I paid some $17 for the dress I would get married in. It was left over from prom. Periwinkle blue. Clearance.
We had reserved this quaint courtyard at a resort here in the desert. Picture a luminary-lined, low adobe wall. Starlit sky above. Flagstone beneath our feet. Warm desert air after sunset. There was to be music and wine—just a handful of people who mattered most to us. But the stubborn caboose of a monsoon storm fell all the day long and threatened disaster. There was a last minute move to a patio that looked over the city night skyline. We held hands as we read aloud the vows we penned ourselves. He cried tears that gave weight to those promises. We five formed a handheld circle and danced to Garth: It’s Midnight Cinderella. In the end, it was anything but disastrous.
He carried me across the resort room threshold and just that single night we had all to ourselves. The next morning we would wake up–Mr. and Mrs.–to an ordinary day and our ordinary lives would—poof!—begin.
I didn’t know then that six weeks later he’d be called off to war a world away. I didn’t know the subconscious fears that would jar me awake in the middle of so many nights with him there and me here.
I didn’t know then that within the year he’d have to dry my tears when—after thirty years—my mom and dad fell to pieces.
I didn’t know then the trenches we’d trudge through as we sewed bonds and grew love from scratch.
I didn’t know then that standing up for our new family would mean estrangement from his.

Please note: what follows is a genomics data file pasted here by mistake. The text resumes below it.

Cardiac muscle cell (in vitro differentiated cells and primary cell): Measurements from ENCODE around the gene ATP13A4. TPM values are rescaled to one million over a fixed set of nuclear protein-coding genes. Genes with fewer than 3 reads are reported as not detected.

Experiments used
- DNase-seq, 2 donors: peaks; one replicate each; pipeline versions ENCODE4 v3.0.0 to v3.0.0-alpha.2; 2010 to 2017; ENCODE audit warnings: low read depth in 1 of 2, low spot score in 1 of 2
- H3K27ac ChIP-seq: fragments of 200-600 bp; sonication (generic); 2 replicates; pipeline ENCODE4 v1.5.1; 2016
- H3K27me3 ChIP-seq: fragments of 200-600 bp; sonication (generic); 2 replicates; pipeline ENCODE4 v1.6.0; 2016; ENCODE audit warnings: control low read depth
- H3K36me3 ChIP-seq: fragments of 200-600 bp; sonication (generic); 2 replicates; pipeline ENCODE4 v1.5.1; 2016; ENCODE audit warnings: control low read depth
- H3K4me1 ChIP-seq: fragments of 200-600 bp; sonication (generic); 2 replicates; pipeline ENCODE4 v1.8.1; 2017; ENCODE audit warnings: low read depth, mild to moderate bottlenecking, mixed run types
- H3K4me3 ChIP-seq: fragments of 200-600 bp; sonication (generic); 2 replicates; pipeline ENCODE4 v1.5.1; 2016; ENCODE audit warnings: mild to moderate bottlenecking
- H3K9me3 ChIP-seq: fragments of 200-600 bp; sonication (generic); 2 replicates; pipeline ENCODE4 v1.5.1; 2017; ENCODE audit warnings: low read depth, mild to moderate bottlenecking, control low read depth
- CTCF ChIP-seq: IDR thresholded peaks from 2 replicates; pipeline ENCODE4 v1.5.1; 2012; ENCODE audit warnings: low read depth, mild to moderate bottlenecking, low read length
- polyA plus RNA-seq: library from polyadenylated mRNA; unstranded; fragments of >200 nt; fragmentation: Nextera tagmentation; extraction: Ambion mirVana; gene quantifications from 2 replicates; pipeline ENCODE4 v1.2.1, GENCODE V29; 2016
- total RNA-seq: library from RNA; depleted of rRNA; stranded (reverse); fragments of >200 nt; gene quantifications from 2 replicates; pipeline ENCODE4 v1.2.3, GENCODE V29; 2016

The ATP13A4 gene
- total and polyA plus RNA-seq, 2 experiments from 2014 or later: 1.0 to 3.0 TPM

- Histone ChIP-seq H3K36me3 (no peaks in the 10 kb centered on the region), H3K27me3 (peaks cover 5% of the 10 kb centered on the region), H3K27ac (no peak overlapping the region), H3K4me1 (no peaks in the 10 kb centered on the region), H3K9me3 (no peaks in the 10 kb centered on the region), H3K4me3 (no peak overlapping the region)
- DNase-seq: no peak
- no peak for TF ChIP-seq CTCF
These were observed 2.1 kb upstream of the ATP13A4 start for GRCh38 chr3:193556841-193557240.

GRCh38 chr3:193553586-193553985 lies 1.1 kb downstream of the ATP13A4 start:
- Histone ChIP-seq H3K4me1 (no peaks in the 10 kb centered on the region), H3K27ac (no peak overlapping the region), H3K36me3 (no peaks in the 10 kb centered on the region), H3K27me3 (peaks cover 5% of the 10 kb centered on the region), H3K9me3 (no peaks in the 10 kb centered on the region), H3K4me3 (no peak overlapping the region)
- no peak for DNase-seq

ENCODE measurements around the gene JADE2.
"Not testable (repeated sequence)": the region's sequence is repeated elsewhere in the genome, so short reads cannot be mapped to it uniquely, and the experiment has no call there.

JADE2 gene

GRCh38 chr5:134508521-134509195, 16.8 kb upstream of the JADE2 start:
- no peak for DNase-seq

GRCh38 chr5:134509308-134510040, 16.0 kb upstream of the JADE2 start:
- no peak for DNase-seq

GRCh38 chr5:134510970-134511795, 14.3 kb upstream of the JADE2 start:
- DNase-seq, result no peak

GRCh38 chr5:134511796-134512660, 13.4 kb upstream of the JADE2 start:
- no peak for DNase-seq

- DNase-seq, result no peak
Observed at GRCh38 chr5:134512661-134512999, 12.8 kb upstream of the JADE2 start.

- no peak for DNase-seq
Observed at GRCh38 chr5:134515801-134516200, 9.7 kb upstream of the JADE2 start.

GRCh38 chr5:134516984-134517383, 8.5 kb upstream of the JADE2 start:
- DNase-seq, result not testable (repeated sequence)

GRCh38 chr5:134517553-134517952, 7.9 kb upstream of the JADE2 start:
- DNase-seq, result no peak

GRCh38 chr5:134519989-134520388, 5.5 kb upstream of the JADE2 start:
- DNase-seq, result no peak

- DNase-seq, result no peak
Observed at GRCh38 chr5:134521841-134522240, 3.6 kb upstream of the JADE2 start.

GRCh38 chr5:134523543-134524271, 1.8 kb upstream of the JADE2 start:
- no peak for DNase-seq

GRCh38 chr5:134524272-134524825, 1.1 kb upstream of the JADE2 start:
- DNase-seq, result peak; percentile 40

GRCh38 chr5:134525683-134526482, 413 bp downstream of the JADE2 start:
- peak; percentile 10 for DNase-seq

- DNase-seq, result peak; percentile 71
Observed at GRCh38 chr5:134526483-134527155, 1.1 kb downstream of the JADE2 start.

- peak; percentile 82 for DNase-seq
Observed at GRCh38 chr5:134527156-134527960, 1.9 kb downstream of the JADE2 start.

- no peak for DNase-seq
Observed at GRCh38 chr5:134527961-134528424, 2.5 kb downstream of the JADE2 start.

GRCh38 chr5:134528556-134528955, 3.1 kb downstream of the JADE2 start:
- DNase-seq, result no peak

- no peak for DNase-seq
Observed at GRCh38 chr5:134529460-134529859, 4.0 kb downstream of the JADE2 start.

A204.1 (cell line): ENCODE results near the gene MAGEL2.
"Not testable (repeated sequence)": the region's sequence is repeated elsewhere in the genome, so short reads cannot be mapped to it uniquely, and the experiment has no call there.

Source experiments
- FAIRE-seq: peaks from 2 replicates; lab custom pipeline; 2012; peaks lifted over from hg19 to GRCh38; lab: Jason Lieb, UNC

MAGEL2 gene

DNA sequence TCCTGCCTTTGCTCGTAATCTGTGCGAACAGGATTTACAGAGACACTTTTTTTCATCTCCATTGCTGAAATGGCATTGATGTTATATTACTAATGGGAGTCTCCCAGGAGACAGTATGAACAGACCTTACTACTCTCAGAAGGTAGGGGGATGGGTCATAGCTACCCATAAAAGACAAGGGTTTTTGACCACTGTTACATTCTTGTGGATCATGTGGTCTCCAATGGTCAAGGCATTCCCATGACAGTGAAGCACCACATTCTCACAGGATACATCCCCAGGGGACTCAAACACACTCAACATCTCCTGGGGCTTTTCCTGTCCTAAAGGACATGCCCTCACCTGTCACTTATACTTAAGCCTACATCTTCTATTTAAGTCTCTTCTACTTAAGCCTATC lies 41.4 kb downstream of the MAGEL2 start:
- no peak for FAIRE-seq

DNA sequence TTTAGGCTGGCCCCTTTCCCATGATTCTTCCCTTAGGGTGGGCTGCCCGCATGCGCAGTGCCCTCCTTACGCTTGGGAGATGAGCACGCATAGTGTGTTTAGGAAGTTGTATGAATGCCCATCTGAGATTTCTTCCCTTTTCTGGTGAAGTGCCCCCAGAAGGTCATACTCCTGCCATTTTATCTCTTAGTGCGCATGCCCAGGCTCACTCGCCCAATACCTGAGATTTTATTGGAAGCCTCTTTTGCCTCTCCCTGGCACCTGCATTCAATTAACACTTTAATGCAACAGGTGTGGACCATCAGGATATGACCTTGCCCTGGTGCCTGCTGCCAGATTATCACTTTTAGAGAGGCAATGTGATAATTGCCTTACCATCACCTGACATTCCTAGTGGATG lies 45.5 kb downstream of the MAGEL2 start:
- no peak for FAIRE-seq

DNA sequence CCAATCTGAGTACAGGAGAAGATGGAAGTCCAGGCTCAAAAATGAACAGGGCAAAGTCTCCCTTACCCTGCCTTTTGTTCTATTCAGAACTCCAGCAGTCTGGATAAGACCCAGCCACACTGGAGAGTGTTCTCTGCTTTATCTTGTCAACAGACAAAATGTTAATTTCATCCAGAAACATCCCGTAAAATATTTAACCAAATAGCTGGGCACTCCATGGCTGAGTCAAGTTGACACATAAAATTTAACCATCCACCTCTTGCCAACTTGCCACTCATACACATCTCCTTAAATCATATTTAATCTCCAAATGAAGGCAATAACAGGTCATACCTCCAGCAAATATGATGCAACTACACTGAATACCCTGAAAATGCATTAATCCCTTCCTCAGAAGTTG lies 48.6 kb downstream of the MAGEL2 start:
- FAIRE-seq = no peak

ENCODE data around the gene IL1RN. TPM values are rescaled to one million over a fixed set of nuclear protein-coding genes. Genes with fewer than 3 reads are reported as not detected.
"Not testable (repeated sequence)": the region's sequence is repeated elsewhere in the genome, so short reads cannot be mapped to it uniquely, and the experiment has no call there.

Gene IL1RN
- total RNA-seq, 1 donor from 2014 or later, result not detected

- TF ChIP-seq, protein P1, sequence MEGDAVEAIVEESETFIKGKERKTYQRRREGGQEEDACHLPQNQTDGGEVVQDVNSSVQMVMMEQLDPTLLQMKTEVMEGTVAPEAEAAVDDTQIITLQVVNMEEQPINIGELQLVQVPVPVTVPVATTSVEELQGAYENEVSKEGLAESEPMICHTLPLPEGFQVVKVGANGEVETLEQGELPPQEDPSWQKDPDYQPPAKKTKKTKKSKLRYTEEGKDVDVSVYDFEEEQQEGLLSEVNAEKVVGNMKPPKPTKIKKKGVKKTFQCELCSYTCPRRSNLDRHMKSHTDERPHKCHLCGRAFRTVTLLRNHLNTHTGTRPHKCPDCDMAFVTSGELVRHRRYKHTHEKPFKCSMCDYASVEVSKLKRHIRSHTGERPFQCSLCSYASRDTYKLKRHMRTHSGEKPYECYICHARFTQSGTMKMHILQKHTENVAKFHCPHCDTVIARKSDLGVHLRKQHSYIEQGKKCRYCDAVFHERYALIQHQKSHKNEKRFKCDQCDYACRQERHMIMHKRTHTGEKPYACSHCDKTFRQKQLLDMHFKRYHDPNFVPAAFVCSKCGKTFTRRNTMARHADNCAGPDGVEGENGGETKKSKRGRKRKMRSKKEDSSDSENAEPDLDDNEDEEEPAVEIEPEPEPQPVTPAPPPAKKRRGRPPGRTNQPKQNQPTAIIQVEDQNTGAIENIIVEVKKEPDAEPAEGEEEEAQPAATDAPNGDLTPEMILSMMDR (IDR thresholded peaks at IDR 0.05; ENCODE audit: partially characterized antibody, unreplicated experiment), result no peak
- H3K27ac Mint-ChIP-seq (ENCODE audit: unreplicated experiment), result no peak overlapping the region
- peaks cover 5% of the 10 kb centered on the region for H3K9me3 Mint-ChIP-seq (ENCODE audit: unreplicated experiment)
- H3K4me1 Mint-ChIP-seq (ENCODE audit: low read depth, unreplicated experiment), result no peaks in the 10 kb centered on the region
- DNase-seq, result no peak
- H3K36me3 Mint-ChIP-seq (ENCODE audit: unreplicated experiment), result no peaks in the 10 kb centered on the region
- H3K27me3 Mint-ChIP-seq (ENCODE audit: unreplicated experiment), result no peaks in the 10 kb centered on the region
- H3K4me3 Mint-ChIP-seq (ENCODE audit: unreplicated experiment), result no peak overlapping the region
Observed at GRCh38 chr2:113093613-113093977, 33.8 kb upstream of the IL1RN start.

I didn’t know then that he’d feel so torn as he stood by my bedside in the minutes just after our son was born—afraid to leave me shaking uncontrollably on the table but equally afraid of what it might mean that they were performing infant CPR on our baby.
I didn’t know then that he’d learn to swaddle that same baby and hold him tight against his chest as he sang “The Gambler” or “Take Me Out to the Ballgame.”
I didn’t know then the anguish I would feel as he sat opposite me in a hospital emergency room, unable to look me in the eye on the day our son almost drowned. I didn’t know the depths of his patience when—day into week into month into year—he’d hold me tight until the memories of my boy at the bottom of that pool would eventually fade.
I didn’t know then how breaking it would feel to empty my heart into teenage daughters. I didn’t know that I would need someone to come along and restore, bit by bit.
I didn’t know then that I’d wake one morning to a text and see twisted wreckage that one of my babies walked away from—that in that moment, his would be the arms that would ground me.
I didn’t know then the ebb and the flow of marital love–the weight and the weightlessness contained therein. I didn’t know that in our wake, we’d have a life like a rainbow with colors that bleed so seamlessly together that you can’t say for certain where one ends and the next begins. I didn’t know that the love I felt for him as we said our words on that September hill would divide and multiply like cells in new life. I didn’t know that the echo of laughter off our walls and tears cried into a pillow come together to strum a steady heartbeat–life lived. I didn’t know that the first signs of silver in his hair would warm me from the inside out. I didn’t know what it felt like to grow together, instead of apart. I didn’t know faith roots deeper when it’s shared.
I didn’t know how beautiful a mess life with him could be.